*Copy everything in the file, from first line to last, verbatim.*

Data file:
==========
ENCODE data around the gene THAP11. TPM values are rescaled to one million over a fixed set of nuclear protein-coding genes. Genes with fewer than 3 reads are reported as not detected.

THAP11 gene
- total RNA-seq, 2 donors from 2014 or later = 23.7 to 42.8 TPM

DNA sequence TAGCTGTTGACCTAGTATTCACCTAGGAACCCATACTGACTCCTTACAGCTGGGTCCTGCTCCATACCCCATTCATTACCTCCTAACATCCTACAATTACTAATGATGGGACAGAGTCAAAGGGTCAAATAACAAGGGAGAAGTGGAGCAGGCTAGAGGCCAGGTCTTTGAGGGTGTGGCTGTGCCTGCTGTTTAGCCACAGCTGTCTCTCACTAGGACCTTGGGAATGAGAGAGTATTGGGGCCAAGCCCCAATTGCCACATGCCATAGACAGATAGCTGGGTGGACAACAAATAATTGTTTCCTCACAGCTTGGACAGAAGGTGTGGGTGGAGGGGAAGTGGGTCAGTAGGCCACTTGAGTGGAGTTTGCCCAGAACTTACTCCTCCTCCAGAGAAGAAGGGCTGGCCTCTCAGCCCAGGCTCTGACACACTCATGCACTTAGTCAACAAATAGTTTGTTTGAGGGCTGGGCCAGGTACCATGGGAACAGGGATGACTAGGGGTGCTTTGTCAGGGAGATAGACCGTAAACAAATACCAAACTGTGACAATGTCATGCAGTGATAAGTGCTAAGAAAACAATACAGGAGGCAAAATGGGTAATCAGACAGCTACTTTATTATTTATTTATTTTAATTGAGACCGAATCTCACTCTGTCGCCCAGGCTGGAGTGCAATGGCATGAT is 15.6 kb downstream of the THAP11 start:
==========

ENCODE data around the gene THAP11. TPM values are rescaled to one million over a fixed set of nuclear protein-coding genes. Genes with fewer than 3 reads are reported as not detected.

THAP11 gene
- total RNA-seq, 2 donors from 2014 or later = 23.7 to 42.8 TPM

DNA sequence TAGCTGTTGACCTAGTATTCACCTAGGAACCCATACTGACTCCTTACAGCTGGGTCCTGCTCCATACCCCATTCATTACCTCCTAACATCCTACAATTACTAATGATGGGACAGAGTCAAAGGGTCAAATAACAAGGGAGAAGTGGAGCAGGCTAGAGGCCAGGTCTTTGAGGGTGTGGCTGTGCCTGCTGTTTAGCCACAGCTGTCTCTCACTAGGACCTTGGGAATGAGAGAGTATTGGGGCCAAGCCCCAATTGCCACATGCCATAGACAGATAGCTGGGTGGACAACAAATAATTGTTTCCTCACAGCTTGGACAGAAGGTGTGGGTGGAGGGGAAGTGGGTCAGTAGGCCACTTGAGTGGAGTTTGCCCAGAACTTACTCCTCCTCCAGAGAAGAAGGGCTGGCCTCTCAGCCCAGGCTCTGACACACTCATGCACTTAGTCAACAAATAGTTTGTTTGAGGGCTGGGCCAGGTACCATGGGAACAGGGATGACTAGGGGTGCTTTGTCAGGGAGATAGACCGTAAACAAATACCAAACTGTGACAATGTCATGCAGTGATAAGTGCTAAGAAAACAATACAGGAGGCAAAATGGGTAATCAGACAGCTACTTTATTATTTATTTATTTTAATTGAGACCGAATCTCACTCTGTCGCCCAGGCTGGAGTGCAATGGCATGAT is 15.6 kb downstream of the THAP11 start: